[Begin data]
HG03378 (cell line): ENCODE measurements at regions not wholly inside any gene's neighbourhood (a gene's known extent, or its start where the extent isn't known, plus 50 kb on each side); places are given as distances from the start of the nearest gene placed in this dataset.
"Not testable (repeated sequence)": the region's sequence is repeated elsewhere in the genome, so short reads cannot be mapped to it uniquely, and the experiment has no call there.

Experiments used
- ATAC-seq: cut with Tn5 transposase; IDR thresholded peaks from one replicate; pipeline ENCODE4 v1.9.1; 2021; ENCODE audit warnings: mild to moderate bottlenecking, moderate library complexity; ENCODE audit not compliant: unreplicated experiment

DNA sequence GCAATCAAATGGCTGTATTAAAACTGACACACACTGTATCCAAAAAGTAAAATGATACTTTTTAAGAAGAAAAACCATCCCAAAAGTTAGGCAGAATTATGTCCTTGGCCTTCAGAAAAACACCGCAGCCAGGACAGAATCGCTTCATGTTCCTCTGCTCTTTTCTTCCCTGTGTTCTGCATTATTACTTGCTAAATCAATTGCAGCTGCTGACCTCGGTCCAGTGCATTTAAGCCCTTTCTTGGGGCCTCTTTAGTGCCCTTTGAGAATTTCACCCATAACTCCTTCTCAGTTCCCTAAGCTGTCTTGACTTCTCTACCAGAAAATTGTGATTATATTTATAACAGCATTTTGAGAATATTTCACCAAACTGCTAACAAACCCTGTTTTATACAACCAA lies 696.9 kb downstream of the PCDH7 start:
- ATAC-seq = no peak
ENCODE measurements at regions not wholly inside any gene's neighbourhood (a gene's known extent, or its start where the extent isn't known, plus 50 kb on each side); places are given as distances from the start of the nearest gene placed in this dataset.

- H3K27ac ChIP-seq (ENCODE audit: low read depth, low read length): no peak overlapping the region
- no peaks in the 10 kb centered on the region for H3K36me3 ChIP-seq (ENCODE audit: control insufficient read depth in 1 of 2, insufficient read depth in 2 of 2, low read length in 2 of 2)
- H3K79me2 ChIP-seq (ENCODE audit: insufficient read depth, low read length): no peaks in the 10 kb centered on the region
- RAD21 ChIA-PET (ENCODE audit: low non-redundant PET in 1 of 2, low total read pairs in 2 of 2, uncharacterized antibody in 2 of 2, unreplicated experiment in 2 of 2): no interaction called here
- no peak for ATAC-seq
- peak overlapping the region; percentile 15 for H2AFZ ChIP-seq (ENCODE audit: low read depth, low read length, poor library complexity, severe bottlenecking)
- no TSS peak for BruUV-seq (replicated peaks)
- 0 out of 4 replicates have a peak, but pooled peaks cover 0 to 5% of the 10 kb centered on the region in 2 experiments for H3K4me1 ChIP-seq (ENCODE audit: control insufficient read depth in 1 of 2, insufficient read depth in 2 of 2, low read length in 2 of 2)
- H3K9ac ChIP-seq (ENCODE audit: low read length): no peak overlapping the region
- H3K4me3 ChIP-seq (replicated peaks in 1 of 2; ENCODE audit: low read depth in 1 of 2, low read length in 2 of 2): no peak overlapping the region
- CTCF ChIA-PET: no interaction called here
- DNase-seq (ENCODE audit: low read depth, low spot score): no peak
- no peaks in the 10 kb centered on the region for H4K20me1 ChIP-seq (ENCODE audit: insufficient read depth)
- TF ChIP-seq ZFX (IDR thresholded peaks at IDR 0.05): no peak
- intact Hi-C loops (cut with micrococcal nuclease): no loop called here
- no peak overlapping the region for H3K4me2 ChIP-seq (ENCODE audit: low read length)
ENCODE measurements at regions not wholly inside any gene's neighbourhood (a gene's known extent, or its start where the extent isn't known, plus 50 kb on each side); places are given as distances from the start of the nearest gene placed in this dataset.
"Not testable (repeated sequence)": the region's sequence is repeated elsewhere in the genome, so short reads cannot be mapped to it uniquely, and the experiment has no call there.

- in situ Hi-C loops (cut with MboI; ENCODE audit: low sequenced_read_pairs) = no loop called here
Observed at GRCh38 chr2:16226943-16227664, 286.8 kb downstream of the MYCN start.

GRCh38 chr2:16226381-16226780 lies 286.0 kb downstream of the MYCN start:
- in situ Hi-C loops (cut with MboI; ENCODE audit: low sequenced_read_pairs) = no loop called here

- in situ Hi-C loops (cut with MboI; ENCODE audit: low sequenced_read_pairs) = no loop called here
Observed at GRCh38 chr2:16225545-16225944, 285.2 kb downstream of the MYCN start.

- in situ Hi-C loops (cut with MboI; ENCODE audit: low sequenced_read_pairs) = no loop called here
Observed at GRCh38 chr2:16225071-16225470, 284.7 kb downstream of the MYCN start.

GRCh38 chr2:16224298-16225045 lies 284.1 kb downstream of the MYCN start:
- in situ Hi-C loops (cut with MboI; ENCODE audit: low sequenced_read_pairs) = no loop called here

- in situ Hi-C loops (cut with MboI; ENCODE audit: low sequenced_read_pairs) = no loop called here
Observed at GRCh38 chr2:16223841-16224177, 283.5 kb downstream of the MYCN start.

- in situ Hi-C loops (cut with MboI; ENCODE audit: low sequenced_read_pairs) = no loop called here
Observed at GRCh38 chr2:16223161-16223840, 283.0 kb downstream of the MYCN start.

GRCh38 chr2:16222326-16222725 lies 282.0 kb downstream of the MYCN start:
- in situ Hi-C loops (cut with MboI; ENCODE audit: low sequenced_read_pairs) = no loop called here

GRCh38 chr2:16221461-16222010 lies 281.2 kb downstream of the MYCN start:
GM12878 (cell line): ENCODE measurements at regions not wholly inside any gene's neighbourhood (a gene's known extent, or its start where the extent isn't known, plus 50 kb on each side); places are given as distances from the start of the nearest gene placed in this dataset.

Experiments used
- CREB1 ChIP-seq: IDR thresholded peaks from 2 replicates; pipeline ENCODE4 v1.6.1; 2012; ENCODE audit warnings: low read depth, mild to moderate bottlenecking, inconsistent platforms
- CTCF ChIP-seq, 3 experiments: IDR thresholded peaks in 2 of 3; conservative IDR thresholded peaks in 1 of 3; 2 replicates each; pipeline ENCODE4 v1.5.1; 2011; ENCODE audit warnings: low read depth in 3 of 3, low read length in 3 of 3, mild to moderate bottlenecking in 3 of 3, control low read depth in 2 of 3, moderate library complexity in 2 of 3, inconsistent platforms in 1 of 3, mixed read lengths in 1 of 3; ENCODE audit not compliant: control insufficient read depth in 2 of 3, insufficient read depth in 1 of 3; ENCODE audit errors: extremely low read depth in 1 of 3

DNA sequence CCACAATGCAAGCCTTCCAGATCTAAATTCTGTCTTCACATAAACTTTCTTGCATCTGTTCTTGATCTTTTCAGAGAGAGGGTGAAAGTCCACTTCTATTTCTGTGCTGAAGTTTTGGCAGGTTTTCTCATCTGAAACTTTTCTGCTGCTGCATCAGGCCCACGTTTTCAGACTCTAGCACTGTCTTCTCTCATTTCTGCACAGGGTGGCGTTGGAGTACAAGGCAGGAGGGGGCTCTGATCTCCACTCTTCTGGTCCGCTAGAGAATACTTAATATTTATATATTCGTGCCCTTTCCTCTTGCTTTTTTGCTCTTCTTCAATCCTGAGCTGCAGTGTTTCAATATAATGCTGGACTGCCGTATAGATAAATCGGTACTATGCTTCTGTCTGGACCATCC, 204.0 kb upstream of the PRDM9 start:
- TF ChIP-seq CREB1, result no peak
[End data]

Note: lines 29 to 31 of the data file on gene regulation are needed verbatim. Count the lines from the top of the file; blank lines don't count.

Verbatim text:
- in situ Hi-C loops (cut with MboI; ENCODE audit: low sequenced_read_pairs) = no loop called here

- in situ Hi-C loops (cut with MboI; ENCODE audit: low sequenced_read_pairs) = no loop called here
Observed at GRCh38 chr2:16225545-16225944, 285.2 kb downstream of the MYCN start.